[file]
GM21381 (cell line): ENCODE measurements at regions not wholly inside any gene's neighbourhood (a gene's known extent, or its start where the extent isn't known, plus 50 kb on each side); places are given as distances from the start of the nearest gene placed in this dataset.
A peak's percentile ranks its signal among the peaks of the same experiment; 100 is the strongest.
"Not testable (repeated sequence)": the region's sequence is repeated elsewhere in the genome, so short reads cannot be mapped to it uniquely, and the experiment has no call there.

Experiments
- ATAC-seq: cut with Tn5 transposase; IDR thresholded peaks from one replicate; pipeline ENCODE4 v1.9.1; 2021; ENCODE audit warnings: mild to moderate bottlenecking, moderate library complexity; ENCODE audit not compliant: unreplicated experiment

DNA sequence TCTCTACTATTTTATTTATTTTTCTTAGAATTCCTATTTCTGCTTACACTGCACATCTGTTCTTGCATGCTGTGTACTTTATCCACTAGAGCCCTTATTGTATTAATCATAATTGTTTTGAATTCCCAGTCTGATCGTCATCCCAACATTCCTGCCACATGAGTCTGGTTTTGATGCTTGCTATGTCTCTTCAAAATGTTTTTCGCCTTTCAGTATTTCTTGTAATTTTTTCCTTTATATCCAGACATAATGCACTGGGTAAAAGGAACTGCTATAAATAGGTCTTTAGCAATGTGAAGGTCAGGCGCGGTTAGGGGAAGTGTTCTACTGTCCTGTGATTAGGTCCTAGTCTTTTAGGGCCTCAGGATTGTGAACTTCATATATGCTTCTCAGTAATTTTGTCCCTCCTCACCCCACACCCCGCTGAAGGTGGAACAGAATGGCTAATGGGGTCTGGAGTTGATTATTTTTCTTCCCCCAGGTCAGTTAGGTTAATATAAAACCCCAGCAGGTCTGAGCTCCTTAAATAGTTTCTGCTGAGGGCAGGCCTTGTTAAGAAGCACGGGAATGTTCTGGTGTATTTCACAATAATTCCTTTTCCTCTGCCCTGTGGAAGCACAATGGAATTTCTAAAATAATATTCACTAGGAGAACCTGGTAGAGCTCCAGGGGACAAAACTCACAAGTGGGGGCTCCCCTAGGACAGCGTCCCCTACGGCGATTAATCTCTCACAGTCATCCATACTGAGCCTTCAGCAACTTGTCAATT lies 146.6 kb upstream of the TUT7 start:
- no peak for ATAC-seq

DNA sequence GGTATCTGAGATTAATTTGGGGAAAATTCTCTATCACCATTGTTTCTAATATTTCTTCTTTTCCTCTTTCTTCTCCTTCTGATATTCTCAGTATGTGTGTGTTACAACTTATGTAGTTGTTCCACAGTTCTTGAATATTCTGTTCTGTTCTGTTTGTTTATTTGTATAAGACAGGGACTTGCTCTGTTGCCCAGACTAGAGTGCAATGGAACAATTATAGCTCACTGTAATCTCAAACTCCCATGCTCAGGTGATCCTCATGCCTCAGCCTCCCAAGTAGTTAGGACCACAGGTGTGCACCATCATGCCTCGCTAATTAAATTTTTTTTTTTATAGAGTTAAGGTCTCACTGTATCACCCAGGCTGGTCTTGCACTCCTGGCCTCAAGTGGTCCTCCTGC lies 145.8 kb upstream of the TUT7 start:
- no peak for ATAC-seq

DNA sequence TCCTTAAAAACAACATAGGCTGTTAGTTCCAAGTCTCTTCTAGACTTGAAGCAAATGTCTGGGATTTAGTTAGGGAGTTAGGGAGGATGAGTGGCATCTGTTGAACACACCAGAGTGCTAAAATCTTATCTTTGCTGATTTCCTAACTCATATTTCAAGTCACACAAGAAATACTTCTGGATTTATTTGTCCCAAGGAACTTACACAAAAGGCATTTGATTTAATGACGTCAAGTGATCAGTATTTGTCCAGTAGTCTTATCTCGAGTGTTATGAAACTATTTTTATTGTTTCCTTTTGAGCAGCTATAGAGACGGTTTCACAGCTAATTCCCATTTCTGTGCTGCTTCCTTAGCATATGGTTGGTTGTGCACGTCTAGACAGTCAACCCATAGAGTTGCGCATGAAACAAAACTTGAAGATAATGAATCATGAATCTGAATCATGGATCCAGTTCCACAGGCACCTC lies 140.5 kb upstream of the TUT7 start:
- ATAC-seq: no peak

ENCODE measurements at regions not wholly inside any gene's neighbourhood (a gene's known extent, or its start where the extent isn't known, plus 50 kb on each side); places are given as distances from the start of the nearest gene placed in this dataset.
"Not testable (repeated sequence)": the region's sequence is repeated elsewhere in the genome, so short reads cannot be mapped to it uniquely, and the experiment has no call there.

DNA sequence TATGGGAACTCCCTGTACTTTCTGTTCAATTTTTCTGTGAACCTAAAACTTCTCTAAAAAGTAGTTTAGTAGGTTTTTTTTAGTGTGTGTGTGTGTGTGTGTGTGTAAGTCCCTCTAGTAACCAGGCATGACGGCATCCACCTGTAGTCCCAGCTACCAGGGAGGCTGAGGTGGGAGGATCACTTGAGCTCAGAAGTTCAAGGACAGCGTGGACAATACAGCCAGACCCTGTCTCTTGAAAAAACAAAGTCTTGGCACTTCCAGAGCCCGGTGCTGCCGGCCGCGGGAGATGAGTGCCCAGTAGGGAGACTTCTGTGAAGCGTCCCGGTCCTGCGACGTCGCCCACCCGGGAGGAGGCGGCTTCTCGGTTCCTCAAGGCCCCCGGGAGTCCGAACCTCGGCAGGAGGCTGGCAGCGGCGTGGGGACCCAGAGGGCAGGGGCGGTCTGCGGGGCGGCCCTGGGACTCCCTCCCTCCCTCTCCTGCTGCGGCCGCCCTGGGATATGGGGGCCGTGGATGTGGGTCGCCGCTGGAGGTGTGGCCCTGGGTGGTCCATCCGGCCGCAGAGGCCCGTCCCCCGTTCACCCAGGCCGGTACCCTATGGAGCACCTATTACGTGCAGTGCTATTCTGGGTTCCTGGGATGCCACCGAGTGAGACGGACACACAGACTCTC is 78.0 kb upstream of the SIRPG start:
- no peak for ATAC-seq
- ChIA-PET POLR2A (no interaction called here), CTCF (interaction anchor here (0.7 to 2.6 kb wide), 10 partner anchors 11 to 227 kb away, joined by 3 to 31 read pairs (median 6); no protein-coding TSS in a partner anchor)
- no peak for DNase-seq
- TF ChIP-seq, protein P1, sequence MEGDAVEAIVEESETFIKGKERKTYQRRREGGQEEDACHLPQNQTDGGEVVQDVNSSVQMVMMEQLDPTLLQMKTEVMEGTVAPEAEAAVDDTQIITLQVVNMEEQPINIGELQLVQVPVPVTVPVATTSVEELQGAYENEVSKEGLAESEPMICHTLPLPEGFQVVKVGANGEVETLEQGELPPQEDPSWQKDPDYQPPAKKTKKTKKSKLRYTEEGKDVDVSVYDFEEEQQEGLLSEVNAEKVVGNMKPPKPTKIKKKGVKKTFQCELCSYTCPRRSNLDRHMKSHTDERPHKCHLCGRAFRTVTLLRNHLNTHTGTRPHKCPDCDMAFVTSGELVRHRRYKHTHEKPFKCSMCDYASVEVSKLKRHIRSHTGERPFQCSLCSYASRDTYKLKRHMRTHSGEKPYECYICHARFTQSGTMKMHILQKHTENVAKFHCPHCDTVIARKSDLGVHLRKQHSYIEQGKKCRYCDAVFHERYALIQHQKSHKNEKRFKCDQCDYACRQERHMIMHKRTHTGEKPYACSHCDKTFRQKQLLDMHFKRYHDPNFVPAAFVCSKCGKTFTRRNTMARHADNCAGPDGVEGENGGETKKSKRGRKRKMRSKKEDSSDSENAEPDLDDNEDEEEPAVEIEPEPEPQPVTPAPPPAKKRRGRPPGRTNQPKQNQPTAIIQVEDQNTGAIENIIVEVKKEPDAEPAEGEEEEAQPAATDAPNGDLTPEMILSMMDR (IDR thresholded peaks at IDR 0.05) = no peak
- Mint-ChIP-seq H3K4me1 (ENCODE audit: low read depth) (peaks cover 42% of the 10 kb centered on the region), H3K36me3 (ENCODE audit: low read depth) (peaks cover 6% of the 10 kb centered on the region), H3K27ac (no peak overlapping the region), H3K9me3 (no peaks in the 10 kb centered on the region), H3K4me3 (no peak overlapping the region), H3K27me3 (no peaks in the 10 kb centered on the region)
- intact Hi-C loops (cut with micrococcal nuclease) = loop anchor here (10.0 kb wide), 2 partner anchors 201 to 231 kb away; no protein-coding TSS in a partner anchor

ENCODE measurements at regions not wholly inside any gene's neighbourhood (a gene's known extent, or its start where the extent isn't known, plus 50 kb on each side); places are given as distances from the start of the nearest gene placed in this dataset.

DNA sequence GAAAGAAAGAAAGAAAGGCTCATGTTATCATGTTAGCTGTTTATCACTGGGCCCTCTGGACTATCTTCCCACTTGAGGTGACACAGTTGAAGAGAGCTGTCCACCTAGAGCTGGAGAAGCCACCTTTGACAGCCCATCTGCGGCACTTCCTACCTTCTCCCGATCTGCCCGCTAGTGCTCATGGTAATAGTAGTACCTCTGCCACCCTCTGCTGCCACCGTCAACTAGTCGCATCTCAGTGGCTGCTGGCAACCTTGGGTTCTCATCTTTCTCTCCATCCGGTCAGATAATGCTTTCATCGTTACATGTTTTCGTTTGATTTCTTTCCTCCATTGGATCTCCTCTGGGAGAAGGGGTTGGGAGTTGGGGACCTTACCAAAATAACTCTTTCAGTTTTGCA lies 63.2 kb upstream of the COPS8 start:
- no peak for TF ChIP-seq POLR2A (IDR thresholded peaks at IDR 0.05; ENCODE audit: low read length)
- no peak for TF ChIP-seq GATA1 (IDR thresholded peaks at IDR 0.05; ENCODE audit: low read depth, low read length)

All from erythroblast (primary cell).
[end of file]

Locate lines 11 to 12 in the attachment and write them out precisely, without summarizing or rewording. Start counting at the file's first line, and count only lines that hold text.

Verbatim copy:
- ATAC-seq: no peak

ENCODE measurements at regions not wholly inside any gene's neighbourhood (a gene's known extent, or its start where the extent isn't known, plus 50 kb on each side); places are given as distances from the start of the nearest gene placed in this dataset.